3. Send the publisher a proposal rather than a complete story. Include good examples of your previously published work.
  4. Report on what the editor wants to publish, not what you want to report on. Study the editorial and pieces by staff—they are aimed precisely at the publication’s target audience.
  5. Download the publisher’s editorial style guide for the publication and apply their style guidelines to your story.
  6. A picture sells the story. Offer good quality images as prints, transparencies or digital files. Check with the editor for their preferred option.
  7. Let the editor/deputy editor in the media outlet know you are sending them a story. Follow up with a phonecall a week or so after you’ve sent it.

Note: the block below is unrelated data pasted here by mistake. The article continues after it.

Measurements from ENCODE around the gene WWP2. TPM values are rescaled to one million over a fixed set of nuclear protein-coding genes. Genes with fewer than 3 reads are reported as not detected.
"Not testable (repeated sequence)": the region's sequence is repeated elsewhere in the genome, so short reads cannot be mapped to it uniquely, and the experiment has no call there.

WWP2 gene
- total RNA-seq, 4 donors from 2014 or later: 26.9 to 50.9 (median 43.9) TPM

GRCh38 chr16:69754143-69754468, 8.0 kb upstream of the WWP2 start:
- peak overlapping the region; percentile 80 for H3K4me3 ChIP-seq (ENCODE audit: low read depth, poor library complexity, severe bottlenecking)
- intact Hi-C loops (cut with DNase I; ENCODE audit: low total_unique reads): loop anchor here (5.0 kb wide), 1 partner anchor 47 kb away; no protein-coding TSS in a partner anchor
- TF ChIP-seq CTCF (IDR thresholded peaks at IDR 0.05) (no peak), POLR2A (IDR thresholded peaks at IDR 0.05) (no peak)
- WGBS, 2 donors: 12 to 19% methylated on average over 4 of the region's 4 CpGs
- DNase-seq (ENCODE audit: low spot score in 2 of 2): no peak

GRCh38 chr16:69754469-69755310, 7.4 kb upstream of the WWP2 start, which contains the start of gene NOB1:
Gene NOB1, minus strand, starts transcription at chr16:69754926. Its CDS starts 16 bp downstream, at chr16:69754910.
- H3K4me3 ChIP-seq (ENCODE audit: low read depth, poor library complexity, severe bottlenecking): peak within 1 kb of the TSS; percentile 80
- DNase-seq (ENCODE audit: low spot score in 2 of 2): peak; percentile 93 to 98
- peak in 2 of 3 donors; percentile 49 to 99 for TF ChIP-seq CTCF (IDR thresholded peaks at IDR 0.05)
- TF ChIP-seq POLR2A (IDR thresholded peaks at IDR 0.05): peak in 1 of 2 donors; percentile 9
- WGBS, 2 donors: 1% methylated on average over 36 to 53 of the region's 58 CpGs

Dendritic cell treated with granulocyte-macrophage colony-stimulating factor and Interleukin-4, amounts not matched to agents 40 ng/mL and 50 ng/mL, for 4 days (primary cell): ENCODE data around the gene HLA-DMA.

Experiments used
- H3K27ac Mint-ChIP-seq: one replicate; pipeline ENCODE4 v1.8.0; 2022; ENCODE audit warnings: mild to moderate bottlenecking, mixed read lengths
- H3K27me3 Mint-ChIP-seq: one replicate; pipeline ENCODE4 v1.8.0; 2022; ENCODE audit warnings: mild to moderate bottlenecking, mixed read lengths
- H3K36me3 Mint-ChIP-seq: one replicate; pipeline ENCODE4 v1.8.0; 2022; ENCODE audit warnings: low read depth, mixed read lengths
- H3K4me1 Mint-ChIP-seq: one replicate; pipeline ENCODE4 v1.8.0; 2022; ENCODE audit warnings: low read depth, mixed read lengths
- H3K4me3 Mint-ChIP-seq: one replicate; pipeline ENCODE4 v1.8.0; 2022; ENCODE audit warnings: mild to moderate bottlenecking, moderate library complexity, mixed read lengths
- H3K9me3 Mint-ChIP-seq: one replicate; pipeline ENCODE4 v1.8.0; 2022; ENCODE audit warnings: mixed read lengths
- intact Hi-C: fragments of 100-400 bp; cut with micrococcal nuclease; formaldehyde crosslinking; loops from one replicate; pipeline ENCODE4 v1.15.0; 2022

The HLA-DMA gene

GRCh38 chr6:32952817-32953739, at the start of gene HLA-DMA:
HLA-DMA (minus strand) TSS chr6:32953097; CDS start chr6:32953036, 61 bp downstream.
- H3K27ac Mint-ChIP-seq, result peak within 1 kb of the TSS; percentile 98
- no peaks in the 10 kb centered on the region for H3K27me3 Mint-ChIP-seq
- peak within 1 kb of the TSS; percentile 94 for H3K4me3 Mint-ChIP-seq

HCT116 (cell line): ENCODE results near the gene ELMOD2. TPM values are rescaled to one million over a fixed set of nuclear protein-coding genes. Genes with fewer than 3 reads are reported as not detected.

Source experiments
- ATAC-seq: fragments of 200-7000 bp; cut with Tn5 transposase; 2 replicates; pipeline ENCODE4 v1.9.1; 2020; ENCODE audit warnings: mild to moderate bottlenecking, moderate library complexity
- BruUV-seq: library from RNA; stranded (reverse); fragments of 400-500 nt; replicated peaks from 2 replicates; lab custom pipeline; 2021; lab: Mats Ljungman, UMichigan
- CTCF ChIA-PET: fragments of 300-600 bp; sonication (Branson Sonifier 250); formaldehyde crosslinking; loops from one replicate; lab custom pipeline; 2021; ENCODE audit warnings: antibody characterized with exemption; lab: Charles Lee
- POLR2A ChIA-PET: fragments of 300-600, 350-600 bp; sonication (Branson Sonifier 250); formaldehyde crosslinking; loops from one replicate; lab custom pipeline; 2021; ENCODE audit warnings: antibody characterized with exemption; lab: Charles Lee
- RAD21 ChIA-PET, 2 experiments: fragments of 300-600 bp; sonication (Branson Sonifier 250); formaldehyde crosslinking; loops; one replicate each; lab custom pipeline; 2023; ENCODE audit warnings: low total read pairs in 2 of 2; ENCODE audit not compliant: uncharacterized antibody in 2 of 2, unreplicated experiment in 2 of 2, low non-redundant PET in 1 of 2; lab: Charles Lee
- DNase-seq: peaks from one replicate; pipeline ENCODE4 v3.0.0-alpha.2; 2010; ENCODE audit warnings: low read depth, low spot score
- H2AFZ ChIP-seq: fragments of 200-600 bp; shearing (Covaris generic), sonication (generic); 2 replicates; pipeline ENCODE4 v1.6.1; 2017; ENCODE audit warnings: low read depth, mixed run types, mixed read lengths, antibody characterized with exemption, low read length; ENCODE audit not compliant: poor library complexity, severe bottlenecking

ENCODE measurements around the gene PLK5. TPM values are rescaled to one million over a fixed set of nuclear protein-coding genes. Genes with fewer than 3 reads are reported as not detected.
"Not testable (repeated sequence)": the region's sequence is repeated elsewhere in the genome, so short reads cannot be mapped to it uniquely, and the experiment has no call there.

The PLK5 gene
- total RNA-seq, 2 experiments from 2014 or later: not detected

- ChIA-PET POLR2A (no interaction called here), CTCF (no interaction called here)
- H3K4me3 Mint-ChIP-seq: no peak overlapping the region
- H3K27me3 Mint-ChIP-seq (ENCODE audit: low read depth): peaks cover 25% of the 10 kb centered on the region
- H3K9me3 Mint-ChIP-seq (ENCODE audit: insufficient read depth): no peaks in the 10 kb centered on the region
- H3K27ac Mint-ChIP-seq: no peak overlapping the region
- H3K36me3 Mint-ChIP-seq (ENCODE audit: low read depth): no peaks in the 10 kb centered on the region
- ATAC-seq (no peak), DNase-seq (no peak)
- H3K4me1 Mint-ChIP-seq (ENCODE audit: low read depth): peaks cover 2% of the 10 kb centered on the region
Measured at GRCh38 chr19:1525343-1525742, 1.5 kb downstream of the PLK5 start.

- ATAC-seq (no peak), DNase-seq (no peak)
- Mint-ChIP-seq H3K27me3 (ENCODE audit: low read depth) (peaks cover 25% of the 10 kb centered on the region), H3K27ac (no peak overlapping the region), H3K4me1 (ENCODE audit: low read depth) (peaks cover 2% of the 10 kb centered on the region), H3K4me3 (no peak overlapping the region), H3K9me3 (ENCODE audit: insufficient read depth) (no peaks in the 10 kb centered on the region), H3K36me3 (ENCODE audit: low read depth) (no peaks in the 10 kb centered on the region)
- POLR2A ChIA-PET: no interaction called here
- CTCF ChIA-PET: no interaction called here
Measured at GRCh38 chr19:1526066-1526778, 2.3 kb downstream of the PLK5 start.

8. Send your story to only one media outlet initially. If they don’t want to use it within a set time period, send it elsewhere.


Stories with a scientific element can benefit greatly from images, whether it’s a TV, radio, print or online report. Find a science story with spectacular images online (look at news sites), and find a TV story about science (e.g. the video section on the ABC ‘science’ page).

Was the imagery used to entertain or explain? Is there merit in both? How well do you think it worked? Is there anything you’d change? How did the reporter build words (or not) around the imagery?

Part C: Writing profiles

[From Cub Reporters’ How to write a profile story]

“A profile story is a portrait of a person in words. Like the best painted portraits, the best profiles capture the character, spirit and style of their subjects. They delve beneath the surface to look at what motivates people, what excites them, what makes them interesting. Good profiles get into the heart of the person and find out what makes them tick.